Are you a PhD student thinking about life outside of academia? Do you want to explore alternative career ideas? On Saturday, May 7th, The University of Pennsylvania's Department of Religious Studies presents, "Alternative Careers for PhDs in the Humanities & Social Sciences" from 3:00-5:30PM in the Cohen Hall Terrace room. This 3 paneled presentation will include two PhDs who have chosen a non-teaching career path in areas of curatorship, foundations, and consulting & writing: Curatorship: Dr. Catharine Allgor (The Huntington) & Dr. Beth Citron (The Rubin Museum) Foundations: Dr. Nadina Gardner (The National Endowment for the Humanities) & Dr. John Paul Christy (The American Council of Learned Societies) Consulting & Writing: Dr. Jason Wilson (The Guardian) & Dr. David Engel (Wells Fargo Advisors) RSVP: firstname.lastname@example.org Questions: 215-898-7453
RELS016 - Into The Fire: Religious Sacrifice in Comparative Perspective
Sacrifice, or the presentation of sacred offerings to the gods, is one of the most common activities in all religious traditions. The presence of sacrifice throughout history and across cultures has led many scholars to suggest that this type of ritual encapsulates the essence of religious behavior. Understanding sacrifice is thus an important factor of understanding religion, and any explanation of sacrifice is a theory of religion in miniature. This class will introduce students to influential anthropological, sociological, and psychological theories of sacrifice, from early depictions of sacrifice as an act of commercial exchange between humans and superhuman agents to more recent theories that stress the role of sacrifice as a political device for augmenting power relations within society. We will test these theories by applying them to several case studies derived from Asian religions, such as the Indian Yajna fire ritual, the Chinese ancestral sacrifice, and the self-sacrifice of the Bodhisattva in Mahayana Buddhism. Our study of both theory and practice will help us better understand the persistent presence of sacrifice from antiquity to the modern day.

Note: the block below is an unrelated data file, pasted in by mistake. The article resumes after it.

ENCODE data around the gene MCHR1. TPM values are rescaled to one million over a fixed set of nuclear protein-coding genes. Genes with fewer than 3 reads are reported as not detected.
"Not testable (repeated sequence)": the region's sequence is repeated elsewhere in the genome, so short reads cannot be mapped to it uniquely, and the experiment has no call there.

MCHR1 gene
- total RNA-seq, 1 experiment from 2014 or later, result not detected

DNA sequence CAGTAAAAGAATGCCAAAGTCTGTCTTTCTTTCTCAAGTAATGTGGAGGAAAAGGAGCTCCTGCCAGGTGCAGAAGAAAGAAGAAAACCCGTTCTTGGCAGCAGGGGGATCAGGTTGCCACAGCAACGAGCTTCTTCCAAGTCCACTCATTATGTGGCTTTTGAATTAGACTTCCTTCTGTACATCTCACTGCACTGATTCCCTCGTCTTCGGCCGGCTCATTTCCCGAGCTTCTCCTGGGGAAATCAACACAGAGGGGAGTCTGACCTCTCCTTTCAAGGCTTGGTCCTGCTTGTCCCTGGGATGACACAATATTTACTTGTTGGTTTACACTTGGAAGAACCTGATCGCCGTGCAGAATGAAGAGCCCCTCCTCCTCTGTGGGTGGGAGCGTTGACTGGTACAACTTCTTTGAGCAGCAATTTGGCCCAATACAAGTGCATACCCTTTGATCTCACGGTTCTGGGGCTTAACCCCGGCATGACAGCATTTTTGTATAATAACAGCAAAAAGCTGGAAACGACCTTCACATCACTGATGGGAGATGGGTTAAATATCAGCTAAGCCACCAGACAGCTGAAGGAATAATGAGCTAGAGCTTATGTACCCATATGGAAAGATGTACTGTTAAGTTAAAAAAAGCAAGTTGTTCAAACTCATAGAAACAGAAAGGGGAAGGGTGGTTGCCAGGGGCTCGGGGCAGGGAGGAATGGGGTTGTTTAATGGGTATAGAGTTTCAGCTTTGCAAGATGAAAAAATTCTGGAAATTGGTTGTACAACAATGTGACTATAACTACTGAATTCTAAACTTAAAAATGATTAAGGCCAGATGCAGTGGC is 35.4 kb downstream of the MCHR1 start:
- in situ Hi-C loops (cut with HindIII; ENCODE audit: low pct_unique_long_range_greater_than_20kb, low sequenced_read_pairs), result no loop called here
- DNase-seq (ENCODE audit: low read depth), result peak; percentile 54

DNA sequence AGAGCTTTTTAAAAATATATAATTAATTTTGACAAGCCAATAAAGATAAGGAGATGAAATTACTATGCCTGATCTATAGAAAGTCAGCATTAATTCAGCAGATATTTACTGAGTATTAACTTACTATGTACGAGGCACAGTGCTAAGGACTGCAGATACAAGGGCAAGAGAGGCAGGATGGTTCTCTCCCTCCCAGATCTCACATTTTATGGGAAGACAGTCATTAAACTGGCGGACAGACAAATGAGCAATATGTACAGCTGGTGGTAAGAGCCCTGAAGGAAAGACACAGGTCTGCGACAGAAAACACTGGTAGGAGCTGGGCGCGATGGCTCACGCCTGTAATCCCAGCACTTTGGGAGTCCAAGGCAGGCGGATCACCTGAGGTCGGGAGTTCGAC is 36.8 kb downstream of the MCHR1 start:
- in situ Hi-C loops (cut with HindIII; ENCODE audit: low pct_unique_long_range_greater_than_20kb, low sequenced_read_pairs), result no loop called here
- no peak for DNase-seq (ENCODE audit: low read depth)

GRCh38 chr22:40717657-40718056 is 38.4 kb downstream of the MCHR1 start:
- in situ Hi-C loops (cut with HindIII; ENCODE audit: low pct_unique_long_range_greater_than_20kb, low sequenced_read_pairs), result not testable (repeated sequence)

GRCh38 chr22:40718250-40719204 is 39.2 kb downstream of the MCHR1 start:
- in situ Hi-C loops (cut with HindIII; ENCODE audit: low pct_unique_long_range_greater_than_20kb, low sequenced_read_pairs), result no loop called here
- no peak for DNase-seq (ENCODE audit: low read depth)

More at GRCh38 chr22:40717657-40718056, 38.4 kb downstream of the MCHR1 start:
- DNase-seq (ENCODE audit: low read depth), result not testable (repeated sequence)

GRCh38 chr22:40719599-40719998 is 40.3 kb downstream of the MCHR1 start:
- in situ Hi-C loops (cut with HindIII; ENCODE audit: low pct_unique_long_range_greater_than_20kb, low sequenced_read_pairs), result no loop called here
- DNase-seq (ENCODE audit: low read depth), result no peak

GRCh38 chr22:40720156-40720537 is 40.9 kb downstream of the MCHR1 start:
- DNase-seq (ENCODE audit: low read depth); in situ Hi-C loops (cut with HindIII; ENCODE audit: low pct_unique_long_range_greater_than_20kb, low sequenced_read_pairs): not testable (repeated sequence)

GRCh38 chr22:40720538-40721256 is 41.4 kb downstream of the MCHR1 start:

Section 601 - SEM